Why You Should Travel Solo Right Now

Over the past year and a half, travel has started to feel like a fond relic of a time before the terms “social distancing” and “flatten the curve” meant anything to us. While travel guidelines are still complicated and changing rapidly, increasing vaccine rates are allowing us to see a return to travel.

why you should travel solo right now

However, travel is now more complicated than ever. In addition to the usual concerns like where to stay, how to get to your destination, and what activities to prioritize, we now have to worry about vaccine rates, extra documentation, and how to navigate different risk tolerances of those in our group. 

If you’re feeling wanderlust but have some reservations about everything that comes with traveling in 2021, consider solo travel. You might wonder why you should travel alone after more than a year of limited social interaction. Given all of the uncertainty, now is actually the perfect time for solo travel. Here’s why.

Flexibility is key

In a world with constantly shifting guidelines and restrictions, it’s important to be flexible with travel. When you travel alone you only have one work schedule, financial situation, and tolerance for spontaneity to contend with. Want to hop on Google flights and choose the most affordable destination for a specific weekend? Do you work remote and want to book a one way flight to your favorite national park? Solo travel gives you the breathing room to make decisions based on what makes sense for you and only you. Additionally, if restrictions shift and you change your mind about specifics, you won’t have to worry about someone’s else’s reaction.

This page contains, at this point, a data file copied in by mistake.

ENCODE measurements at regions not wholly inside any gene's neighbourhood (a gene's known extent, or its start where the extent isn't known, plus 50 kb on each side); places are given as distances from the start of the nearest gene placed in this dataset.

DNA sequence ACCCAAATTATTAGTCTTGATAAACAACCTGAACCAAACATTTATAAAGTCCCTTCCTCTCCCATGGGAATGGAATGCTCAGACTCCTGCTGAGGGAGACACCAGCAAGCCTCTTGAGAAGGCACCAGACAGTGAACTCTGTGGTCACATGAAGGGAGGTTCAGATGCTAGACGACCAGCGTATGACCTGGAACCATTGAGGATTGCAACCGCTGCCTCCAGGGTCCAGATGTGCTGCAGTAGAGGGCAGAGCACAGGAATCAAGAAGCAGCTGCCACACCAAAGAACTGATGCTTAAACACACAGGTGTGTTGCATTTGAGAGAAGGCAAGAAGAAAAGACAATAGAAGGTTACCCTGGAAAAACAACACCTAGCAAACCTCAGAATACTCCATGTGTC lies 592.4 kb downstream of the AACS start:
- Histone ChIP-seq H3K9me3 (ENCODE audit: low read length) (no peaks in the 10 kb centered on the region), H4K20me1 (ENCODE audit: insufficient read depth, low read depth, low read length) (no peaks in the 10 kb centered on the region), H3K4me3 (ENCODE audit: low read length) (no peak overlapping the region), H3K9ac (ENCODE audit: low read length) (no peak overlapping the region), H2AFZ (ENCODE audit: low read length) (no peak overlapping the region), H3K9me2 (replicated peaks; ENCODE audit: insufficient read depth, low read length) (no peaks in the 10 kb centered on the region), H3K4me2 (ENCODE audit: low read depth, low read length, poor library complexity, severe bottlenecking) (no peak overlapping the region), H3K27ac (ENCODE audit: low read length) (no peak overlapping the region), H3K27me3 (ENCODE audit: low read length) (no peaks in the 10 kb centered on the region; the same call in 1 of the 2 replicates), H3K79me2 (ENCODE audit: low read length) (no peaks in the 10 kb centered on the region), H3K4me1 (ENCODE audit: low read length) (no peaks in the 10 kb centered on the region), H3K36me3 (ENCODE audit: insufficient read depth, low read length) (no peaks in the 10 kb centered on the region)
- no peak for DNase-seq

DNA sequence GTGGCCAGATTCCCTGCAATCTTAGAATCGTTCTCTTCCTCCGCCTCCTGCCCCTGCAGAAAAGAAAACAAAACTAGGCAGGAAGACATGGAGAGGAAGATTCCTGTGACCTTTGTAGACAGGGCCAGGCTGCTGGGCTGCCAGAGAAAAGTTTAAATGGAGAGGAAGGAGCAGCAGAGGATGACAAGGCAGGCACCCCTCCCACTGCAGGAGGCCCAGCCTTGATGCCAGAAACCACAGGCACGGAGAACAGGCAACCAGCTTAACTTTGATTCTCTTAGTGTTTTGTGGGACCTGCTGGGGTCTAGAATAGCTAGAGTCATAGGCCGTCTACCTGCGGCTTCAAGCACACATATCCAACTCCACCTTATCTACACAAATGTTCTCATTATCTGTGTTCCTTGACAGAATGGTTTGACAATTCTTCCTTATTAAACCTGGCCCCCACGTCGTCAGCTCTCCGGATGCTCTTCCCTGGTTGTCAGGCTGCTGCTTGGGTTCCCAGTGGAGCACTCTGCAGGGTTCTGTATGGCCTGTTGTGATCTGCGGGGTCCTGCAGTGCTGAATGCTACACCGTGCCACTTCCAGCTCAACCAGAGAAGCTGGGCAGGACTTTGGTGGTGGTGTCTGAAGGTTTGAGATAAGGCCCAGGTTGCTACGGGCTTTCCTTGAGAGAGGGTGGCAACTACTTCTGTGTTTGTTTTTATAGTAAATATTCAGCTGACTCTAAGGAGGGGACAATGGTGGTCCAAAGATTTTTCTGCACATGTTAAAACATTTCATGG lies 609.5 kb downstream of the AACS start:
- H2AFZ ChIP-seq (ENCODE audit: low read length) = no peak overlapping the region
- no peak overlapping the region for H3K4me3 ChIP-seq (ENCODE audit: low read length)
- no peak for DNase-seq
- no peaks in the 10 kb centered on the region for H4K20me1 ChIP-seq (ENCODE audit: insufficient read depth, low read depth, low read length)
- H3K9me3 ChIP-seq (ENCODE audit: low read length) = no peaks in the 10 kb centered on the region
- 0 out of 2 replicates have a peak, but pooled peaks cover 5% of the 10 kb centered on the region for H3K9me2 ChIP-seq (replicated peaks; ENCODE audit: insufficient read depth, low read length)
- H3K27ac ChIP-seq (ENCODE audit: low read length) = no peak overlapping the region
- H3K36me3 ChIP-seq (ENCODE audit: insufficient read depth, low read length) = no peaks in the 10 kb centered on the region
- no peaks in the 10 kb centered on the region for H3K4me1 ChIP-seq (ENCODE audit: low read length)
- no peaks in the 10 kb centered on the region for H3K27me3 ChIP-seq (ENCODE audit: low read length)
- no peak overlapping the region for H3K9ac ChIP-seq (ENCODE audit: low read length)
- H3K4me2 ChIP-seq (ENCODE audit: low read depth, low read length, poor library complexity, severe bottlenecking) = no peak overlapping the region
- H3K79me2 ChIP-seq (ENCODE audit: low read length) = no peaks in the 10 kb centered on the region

Managing risk tolerance

One thing we’ve learned is that people react differently to the threat this pandemic has and continues to pose. A fully vaccinated person who lives alone and works from home might feel much more relaxed right now. In contrast, someone who is immunocompromised, lives with a high risk individual, or has a job that requires them to be physically present may still be grappling with what is and isn’t safe for them.

Regardless of your specific risk tolerance, you’re likely familiar with the social challenges of balancing that with others. If you’re fully vaccinated and hoping to travel to a big city to attend a festival or check out new restaurants, it’s probably best not to take that trip with someone who will be anxious in crowded situations.

In contrast, if you’d rather spend your vacation outdoors in nature where the threat is lower, you probably want to steer clear of travel buddies who will push you to move the trip indoors and closer to others. These complex factors make solo travel particularly attractive in this cultural moment. By going it alone you guarantee full control over the choice of destination and activities.

You can make the trip your own

Pandemic or no pandemic, there’s always an argument for why you should travel alone. When you leave friends and family behind, you have the luxury of doing whatever you want on your terms. If you want to book a staycation in a luxury hotel five miles from your apartment, order room service, and not leave the room, you can. Want to book a major trip full of sightseeing and being on your feet all day? Great. If you want to keep things budget friendly, prepare your own meals, and stay in hostels, that’s on the table. And if you’ve built up that travel budget and want to go all in on a few days of luxury, you can do that too.

Whatever you’re looking for from travel, solo travel gives you the opportunity to make a trip exactly what you need. Whether that’s a vacation free from balancing different expectations of Covid caution or not having to bend your budget to fit someone else’s, choosing to hop on that flight alone might be the start of your next favorite adventure.

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About Kira Schreiber

Kira grew up in the Chicago suburbs and is passionate about mental health, healthy eating, and sustainability. After spending the first part of her career working for a non profit mental health agency in Southern California, she transitioned to pursue a career in her passion for cooking. Now back in Chicago, Kira spends her days developing healthy recipes for a food tech start up. When not in the kitchen or on her laptop she loves spending time outdoors, hitting up a spin class, or watching home decor DIYs on YouTube.